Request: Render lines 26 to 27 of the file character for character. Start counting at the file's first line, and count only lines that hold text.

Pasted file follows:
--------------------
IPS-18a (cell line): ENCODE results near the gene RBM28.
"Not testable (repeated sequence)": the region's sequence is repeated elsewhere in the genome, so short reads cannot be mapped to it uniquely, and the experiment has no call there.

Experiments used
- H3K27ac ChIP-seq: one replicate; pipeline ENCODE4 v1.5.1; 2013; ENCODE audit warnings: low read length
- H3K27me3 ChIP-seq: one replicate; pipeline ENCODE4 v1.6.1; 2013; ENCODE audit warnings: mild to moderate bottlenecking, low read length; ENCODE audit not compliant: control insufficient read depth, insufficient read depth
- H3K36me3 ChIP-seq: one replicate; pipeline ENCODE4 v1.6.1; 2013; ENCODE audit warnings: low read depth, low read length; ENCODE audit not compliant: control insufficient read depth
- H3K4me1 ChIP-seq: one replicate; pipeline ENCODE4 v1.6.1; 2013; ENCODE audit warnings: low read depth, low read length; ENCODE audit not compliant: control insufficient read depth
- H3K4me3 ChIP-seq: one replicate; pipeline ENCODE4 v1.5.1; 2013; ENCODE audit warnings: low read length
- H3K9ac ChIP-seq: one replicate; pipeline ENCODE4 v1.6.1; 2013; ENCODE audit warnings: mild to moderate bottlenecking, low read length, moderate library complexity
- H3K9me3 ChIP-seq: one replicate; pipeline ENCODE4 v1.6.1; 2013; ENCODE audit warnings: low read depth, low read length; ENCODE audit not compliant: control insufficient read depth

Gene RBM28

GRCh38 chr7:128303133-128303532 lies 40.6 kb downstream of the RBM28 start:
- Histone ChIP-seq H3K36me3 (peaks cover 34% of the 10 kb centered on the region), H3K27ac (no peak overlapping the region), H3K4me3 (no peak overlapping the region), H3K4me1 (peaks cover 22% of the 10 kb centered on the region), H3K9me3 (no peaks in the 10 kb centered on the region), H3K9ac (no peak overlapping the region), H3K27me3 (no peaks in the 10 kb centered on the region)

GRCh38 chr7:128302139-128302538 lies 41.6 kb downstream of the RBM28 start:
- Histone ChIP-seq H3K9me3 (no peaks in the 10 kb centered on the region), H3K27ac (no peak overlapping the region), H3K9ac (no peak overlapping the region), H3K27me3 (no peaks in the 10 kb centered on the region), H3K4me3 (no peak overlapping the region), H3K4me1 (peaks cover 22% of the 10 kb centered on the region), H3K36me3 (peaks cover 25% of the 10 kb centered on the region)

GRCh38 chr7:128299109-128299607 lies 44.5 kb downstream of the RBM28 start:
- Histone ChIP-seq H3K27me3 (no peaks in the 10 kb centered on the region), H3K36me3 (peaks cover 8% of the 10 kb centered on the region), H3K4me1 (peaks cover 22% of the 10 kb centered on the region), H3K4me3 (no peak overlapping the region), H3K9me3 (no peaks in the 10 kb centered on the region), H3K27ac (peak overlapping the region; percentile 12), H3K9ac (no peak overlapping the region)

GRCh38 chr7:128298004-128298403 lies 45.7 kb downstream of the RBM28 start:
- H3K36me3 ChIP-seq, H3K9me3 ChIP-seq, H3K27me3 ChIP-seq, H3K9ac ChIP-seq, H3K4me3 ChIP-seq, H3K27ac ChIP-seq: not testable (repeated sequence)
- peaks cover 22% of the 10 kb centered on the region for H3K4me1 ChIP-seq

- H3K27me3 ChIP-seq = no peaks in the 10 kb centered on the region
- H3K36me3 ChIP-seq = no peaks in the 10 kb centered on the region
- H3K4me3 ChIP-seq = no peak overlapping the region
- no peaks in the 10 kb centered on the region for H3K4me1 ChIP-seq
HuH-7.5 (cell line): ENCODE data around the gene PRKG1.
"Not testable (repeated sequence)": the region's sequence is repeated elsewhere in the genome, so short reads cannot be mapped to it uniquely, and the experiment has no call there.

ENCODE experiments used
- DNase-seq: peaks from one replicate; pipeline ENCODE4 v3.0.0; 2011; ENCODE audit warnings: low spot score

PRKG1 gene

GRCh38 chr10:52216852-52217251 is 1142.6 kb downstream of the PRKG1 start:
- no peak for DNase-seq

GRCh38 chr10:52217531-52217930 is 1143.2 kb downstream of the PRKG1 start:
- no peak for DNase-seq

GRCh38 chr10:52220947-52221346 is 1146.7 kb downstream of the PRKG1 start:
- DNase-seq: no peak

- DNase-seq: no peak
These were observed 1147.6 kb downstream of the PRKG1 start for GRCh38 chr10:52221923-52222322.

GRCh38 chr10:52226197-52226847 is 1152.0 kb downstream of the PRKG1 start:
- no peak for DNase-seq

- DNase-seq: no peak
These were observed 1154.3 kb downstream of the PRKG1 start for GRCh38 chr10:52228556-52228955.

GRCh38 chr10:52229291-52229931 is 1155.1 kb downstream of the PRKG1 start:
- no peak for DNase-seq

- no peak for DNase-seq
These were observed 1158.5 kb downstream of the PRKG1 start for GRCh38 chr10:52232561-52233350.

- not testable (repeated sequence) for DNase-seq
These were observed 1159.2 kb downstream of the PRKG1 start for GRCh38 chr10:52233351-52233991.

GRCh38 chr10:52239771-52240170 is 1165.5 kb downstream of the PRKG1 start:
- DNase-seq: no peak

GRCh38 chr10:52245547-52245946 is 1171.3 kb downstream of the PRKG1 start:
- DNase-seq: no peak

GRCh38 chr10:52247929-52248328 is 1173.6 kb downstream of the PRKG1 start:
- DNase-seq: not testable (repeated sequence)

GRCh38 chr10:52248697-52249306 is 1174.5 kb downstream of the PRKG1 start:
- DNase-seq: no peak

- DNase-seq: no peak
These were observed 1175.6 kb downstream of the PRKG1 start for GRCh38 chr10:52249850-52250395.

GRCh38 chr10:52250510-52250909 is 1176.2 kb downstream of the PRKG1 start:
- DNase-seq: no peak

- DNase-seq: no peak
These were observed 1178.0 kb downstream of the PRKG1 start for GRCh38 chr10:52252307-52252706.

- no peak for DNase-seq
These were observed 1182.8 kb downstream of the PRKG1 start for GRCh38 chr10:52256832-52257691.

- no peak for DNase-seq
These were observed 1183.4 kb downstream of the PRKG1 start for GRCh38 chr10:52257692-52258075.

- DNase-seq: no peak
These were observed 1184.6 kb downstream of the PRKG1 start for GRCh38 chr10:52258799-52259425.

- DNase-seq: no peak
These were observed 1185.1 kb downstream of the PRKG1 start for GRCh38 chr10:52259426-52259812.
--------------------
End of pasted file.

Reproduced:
"Not testable (repeated sequence)": the region's sequence is repeated elsewhere in the genome, so short reads cannot be mapped to it uniquely, and the experiment has no call there.

ENCODE experiments used